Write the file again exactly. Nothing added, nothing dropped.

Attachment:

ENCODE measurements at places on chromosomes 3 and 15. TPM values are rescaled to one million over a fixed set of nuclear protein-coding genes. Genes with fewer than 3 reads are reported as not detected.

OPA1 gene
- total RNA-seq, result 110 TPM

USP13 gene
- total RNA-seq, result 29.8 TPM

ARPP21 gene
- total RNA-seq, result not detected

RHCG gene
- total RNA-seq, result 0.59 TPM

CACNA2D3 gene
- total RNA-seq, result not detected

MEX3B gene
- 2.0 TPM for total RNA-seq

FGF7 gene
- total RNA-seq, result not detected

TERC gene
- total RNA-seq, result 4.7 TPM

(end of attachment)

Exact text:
ENCODE measurements at places on chromosomes 3 and 15. TPM values are rescaled to one million over a fixed set of nuclear protein-coding genes. Genes with fewer than 3 reads are reported as not detected.

OPA1 gene
- total RNA-seq, result 110 TPM

USP13 gene
- total RNA-seq, result 29.8 TPM

ARPP21 gene
- total RNA-seq, result not detected

RHCG gene
- total RNA-seq, result 0.59 TPM

CACNA2D3 gene
- total RNA-seq, result not detected

MEX3B gene
- 2.0 TPM for total RNA-seq

FGF7 gene
- total RNA-seq, result not detected

TERC gene
- total RNA-seq, result 4.7 TPM